Then there’s Mindswap by Robert Sheckley. The other SF novels I picked to define my view of 1960s science fiction are rather famous today, classics, even legendary. But few people remember Sheckley, and especially Mindswap. My all-time favorite science fiction novel when I was growing up was Have Space Suit-Will Travel by Heinlein. It’s a 1958 boys’ book that praises and parodies every science fictional fantasy we had back then. Clifford Russell wants to win a trip to the Moon by writing a bar soap jingle but ends up being captured by evil aliens in a flying saucer. Not only does he get to the Moon, but Pluto, a planet in the Vega system and a lesser Magellanic cloud. Kip even got to time travel too.

In Mindswap Marvin Flynn gets to go a similar galactic adventure, but one more bizarre than any acid trip. Sheckley both delights and denigrates our childish desires for space adventures. Mindswap was a hip absurdity. But then the 1960s was incredibly absurd, among all the countless extreme adjectives that could be used to describe the decade. That’s why I picked these eight science fiction books to describe my fading impression of growing up in the 1960s.

Now, the last book, that came towards the very end of the decade in 1969. The Left Hand of Darkness by Ursula K. Le Guin. It’s significant that it’s by a woman writer. It’s serious and heavy, and it’s about gender. Her worldbuilding had a human society where people cycled back and forth from male and female. Didn’t see that one coming, even after reading plenty of Delany. Le Guin was saying to the boys of science fiction you haven’t seen anything yet — get ready and let me show you where science fiction can really go. In many ways, The Left hand of Darkness is the first science fiction book that defines the 1970s. (And I probably didn’t actually get to it until 1970.)

It’s hard for me to imagine, even impossible I’m sure, to picture kids growing up today reading these books that blew my mind over and over again back in the 1960s. They will seem so tame, so old fashioned, and even unenlightened offensive. Maybe in another fifty years, these kids will have their minds blown by decades of future shock, and then they might comprehend the transition I felt growing up a caterpillar in the 1950s and emerging from my cocoon in 1965 to take flight in the late 1960s. In the 21st-century it feels like kids are born butterflies never knowing what it’s like to crawl on the ground.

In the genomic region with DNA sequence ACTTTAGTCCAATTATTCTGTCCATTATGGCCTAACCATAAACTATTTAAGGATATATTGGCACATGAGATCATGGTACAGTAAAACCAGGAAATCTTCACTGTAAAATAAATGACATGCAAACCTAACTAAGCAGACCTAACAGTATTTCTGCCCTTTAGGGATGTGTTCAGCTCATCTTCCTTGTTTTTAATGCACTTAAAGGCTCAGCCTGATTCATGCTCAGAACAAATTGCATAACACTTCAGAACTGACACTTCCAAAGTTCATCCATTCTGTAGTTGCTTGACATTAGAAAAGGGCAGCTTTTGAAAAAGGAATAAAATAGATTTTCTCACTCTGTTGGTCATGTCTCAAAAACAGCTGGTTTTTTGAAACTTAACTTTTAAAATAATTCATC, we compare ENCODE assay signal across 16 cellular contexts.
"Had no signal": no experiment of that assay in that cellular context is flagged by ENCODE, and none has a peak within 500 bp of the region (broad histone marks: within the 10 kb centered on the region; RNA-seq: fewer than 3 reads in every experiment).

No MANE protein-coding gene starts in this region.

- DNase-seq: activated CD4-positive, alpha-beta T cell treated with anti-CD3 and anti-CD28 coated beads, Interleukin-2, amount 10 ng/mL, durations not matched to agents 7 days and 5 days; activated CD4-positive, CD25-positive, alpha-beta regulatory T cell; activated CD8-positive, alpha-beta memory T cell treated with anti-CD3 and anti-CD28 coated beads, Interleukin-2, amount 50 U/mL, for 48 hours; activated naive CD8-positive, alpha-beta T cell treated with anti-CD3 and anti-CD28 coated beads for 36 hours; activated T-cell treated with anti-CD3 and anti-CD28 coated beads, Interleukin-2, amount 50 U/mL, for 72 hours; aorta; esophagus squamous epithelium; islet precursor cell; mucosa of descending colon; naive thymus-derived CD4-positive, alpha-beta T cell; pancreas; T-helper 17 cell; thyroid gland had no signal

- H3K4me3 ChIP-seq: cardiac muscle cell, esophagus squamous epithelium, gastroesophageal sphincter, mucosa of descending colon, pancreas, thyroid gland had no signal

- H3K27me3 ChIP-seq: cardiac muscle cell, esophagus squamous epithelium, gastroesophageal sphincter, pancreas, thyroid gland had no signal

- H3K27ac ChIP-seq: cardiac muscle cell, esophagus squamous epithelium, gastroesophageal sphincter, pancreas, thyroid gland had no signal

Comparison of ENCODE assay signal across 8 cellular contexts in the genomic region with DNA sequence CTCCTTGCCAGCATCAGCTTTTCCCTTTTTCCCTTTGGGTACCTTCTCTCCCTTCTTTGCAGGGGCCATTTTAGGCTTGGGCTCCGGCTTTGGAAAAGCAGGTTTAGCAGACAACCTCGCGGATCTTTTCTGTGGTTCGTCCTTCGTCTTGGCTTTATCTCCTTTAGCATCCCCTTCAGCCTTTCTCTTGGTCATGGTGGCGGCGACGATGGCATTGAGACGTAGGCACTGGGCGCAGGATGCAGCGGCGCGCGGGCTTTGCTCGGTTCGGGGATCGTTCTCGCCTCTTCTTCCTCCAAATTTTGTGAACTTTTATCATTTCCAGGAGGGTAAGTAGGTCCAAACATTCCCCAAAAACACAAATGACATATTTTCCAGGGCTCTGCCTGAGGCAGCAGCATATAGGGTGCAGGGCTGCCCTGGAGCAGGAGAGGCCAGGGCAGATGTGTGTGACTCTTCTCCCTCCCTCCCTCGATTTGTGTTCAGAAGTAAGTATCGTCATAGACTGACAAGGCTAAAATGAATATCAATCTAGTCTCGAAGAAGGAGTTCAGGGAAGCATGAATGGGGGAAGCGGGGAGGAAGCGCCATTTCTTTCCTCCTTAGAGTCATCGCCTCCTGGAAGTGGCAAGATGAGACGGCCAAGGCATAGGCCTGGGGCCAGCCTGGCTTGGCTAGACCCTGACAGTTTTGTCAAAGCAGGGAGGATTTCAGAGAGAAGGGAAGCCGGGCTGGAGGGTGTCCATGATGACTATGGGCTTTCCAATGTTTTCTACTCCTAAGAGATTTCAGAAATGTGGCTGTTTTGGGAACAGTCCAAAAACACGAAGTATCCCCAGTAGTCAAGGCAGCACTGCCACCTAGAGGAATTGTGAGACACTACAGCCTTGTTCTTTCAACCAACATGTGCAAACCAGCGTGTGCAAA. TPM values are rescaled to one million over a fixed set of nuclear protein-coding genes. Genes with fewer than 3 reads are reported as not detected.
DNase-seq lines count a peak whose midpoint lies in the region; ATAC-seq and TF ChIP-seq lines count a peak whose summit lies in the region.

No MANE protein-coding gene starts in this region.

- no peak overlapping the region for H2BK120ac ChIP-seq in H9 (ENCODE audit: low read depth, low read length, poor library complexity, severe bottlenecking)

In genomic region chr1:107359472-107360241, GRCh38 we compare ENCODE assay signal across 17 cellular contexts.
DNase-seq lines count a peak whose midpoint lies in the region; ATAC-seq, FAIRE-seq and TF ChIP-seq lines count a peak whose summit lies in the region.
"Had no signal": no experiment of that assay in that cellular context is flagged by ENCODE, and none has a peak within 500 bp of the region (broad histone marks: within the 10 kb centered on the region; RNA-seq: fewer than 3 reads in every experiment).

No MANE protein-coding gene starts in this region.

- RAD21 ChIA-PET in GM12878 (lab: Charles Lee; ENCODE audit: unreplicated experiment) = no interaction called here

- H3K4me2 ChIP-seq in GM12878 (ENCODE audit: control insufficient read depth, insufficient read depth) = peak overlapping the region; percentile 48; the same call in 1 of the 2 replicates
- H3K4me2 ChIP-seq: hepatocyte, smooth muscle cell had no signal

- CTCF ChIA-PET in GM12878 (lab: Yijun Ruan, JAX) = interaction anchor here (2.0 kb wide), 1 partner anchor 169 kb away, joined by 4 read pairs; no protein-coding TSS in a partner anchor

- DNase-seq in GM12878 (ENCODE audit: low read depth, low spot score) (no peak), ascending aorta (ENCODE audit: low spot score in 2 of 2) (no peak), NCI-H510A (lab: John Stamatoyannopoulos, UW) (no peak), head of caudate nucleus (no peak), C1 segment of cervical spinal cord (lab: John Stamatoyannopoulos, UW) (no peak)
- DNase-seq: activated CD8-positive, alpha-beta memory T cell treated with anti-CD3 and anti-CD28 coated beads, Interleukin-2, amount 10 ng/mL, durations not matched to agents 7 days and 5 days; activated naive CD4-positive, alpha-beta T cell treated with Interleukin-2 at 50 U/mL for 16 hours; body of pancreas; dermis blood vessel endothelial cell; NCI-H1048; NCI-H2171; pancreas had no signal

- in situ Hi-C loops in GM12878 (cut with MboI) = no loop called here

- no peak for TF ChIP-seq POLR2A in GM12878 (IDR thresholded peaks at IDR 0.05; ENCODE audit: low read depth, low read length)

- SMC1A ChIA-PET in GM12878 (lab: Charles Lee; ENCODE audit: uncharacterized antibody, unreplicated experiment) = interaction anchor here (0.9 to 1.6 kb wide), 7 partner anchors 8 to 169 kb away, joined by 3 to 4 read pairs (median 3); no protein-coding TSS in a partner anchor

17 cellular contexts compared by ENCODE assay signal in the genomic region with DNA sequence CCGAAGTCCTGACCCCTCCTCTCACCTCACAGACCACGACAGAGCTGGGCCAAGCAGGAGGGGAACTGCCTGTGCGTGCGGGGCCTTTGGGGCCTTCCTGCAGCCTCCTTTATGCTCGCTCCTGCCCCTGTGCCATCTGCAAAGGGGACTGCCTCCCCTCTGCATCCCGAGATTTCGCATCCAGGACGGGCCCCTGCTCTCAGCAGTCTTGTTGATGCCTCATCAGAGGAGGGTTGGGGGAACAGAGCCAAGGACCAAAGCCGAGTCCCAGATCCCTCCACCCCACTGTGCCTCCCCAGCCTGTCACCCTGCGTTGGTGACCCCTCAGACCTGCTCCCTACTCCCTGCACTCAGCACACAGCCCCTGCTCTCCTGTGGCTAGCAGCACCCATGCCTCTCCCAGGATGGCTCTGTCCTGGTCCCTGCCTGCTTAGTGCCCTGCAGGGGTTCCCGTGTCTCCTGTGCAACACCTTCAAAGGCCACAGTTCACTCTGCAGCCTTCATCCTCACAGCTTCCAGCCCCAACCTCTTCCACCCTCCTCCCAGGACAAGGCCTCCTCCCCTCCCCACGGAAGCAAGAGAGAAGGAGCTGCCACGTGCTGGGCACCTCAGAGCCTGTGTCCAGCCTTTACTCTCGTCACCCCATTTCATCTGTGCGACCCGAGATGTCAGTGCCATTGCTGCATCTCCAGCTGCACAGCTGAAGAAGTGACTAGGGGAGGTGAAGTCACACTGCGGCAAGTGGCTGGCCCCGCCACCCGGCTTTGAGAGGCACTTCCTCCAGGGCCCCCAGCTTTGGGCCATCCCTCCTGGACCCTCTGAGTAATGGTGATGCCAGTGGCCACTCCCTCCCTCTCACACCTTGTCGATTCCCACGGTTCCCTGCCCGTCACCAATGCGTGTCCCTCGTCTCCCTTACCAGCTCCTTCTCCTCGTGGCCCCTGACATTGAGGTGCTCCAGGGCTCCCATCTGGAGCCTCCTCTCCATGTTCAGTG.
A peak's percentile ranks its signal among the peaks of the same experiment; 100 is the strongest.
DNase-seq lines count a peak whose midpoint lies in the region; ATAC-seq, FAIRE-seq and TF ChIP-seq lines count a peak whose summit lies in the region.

My intuition tells me the 2020s will be the new 1960s. It a sense I feel deep down. I’m feeling the same vibes I felt back in 1965.

Today people think of the 1950s in terms of Happy Days, Grease, and Back to the Future. Kids today hate books like Catcher in the Rye and On the Road, but they are closer to the real 1950s. For me, the book that best captures my memories of the 1950s is Confessions of a Crap Artist by Philip K. Dick. The 1950s had a black and white look to them, even though I remember its colors. The eight science fiction books I picked were those books I remember reading that reminds me of how the 1950s went from mundane B&W to widescreen Technicolor. It’s only an illusion though. Pop culture is what paints over the dull primer of our decades, and underneath that is another reality.

James Wallace Harris, October 29, 2019




One thought on “Let’s Try This Again, Explaining 1960s Science Fiction

  1. OMG. You track the 60s so like I did. Starting with Heinlein, finding my way to Dick, and then finding real home with LeGuin. I even had a very comparable LSD experience of the uniqueness of every life and the impossibility of exact communication. I would add The Crying of Lot 49 and a culmination in Gravity’s Rainbow. Oddly in a way that last represented the end of science fiction for me. Don’t know why exactly. It was also roughly the end of psychedelics around that time for me as well.

    Anyway thanks for a fun flashback.